Scholarship and Dissertations
November is National Scholarship Month. How do you balance the demands of scholarship with the goal of graduating…
When I was in high school, a scholarship was a means to go to college. Getting into college wasn’t a problem, but paying for it? Well, let’s just say that I really needed that scholarship…
But today I want to talk about the other definition of scholarship, the one that relates not to money but to academic pursuits.
The dissertation is said to be the highest form of scholarship. And, some students put the dissertation so high upon a pedestal that they cannot possibly reach it.
Most doctoral students enroll because they want to make the world a better place. Not in a Pollyanna sort of way, but a real make-a-difference kind of way. Students that we work with aspire to teach, to consult, to counsel. They want to fix problems in their companies, churches, and communities.
These are wonderful aspirations. Helping others through the acquisition of new knowledge represents the highest ideals of scholarship. But, here’s the rub: if these contributions are your life’s calling, how quickly do you think you’ll be able to make the contribution and move on?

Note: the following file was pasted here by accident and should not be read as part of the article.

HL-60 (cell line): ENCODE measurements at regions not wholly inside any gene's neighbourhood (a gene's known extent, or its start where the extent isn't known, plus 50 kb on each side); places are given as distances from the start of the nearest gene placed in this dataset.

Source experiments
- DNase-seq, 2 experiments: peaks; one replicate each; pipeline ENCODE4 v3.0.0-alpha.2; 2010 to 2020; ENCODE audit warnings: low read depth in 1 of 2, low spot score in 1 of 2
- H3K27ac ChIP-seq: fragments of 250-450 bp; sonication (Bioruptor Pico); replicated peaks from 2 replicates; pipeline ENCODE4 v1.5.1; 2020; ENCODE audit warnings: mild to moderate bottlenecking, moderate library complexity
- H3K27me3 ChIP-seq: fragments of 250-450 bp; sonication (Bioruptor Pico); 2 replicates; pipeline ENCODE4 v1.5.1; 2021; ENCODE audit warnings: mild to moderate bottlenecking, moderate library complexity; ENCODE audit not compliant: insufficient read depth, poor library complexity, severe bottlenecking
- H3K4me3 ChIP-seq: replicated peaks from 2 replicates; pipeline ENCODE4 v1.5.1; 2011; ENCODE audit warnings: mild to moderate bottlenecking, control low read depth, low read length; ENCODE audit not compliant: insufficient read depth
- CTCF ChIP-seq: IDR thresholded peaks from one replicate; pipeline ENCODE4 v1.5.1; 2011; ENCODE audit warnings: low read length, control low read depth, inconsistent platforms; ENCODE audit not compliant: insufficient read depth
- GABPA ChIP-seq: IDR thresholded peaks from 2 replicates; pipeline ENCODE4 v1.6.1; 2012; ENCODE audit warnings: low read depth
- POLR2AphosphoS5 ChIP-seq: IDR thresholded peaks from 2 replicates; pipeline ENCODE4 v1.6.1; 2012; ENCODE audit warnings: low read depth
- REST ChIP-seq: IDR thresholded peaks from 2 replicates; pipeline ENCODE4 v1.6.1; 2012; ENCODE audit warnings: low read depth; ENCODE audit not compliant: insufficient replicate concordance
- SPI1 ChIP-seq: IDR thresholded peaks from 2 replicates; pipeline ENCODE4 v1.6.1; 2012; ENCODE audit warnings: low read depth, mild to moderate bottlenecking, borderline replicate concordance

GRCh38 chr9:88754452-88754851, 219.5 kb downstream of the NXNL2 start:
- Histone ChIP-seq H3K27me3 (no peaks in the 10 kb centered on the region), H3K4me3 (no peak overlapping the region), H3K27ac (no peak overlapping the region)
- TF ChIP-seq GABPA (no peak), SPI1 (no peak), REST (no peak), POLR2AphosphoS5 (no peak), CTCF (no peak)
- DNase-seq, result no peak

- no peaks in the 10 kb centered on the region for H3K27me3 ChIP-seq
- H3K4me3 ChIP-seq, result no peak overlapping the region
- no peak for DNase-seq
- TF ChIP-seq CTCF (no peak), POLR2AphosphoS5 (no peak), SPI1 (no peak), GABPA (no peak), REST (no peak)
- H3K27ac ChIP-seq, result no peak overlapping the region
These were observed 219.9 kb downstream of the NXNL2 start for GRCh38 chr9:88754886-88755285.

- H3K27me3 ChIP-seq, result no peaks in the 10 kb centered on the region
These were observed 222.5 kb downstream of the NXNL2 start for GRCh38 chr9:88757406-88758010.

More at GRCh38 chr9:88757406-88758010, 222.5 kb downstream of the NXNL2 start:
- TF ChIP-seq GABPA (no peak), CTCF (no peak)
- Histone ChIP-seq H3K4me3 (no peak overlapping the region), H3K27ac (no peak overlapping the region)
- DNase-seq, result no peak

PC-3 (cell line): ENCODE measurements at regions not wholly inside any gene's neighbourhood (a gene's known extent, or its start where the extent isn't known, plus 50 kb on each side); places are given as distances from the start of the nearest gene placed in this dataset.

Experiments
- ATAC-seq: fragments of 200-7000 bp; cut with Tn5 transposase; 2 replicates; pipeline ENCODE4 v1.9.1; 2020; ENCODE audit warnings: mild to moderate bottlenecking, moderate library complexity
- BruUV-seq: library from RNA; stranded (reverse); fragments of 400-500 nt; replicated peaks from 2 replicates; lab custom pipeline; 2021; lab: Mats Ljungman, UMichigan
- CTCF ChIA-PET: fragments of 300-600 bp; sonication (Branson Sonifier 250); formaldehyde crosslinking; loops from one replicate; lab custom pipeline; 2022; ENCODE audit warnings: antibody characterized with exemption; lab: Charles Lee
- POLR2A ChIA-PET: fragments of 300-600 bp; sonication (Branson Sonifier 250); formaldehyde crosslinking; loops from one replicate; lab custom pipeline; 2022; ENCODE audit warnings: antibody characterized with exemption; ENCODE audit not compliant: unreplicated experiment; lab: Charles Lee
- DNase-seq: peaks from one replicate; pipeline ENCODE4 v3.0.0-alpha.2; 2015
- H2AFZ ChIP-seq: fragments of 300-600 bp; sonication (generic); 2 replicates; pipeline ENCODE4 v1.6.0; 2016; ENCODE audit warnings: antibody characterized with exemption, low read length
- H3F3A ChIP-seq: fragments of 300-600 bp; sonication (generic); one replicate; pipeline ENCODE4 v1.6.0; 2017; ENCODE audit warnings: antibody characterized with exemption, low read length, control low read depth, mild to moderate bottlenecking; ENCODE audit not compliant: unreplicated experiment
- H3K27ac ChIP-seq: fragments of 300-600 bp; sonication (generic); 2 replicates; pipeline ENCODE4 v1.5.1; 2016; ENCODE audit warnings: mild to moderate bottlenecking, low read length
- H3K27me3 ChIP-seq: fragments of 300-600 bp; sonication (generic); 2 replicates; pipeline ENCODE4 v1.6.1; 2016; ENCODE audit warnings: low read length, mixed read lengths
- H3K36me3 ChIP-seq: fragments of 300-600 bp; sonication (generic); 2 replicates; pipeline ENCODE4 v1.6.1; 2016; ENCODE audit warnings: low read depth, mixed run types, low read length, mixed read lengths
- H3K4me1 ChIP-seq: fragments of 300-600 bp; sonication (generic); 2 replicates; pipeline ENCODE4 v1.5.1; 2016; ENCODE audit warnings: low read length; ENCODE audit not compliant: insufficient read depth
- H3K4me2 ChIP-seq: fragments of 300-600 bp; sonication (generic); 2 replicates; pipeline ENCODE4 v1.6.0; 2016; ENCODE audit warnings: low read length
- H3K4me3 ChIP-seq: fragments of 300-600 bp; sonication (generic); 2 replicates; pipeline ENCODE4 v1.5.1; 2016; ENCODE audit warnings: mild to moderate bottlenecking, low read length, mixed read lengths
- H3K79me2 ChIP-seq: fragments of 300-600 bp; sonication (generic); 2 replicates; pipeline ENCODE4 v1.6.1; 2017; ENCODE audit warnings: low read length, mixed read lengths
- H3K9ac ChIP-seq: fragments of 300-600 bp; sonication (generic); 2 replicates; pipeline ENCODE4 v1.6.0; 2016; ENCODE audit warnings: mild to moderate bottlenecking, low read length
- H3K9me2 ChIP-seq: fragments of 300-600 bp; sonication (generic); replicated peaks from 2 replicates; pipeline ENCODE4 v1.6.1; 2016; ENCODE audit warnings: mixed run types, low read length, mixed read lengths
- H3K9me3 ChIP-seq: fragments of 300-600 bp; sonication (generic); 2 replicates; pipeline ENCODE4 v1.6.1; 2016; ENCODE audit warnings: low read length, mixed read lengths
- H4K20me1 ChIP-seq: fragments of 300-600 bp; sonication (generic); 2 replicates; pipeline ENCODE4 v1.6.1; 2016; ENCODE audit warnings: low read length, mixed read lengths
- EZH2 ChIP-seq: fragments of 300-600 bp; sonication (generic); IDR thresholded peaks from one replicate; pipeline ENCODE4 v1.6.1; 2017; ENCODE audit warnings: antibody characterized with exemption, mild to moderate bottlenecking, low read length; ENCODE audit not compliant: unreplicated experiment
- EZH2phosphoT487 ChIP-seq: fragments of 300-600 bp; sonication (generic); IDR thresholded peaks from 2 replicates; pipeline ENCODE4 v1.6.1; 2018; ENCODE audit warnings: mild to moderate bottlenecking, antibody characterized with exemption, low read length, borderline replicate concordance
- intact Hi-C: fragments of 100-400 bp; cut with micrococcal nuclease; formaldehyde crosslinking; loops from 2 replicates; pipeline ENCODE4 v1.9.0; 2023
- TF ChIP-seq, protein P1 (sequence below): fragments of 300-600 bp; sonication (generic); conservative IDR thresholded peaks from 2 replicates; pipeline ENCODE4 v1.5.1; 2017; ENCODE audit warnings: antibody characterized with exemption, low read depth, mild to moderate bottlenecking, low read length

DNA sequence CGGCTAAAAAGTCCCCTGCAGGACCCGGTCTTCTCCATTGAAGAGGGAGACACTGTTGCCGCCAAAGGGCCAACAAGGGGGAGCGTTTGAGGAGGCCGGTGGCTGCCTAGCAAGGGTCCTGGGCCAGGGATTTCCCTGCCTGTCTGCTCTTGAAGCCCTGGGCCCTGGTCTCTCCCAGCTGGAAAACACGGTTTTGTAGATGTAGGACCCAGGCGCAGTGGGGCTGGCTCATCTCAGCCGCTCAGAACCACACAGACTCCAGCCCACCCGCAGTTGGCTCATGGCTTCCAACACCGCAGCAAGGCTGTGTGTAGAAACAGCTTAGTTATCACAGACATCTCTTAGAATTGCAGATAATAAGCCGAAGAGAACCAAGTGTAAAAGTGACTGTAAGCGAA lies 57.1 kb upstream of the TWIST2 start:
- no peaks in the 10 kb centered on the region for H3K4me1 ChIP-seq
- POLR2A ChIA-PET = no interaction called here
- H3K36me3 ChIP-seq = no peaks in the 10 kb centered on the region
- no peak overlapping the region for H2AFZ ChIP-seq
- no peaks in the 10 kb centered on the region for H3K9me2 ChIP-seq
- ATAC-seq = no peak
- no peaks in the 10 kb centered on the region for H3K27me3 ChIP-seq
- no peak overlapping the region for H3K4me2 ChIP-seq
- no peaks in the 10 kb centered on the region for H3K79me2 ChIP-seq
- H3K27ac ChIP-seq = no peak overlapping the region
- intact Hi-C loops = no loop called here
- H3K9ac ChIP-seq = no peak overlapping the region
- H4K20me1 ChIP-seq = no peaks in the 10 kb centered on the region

The question itself probably doesn’t make any sense. Right? Your life’s calling isn’t something you just wrap up and move on to the next thing. It’s something you do for the rest of your life.
Now, does that sound like your plan for your dissertation? Do you really want to be working on your dissertation for the rest of your life?
The choice is yours, but I think that you can make a much greater impact as a doctor than a doctoral student. So, doesn’t it make sense to graduate as soon as possible? Shouldn’t you make your dissertation about graduating?
Remember, you have your whole life to do your life’s work. So, don’t put your dissertation on a pedestal. Make sure your dissertation is approachable, feasible, and doable.
Don’t let some inflated romanticism about scholarship prevent you from completing your dissertation and graduating. No tilting at windmills. Instead, you have to give yourself permission to pursue a realistic dissertation.
It may not be the heroic undertaking you had in mind when you enrolled in your doctoral program, but the temporary sacrifice will be well worth it when your committee members congratulate you and call you, “Doctor,” at the end of your dissertation defense!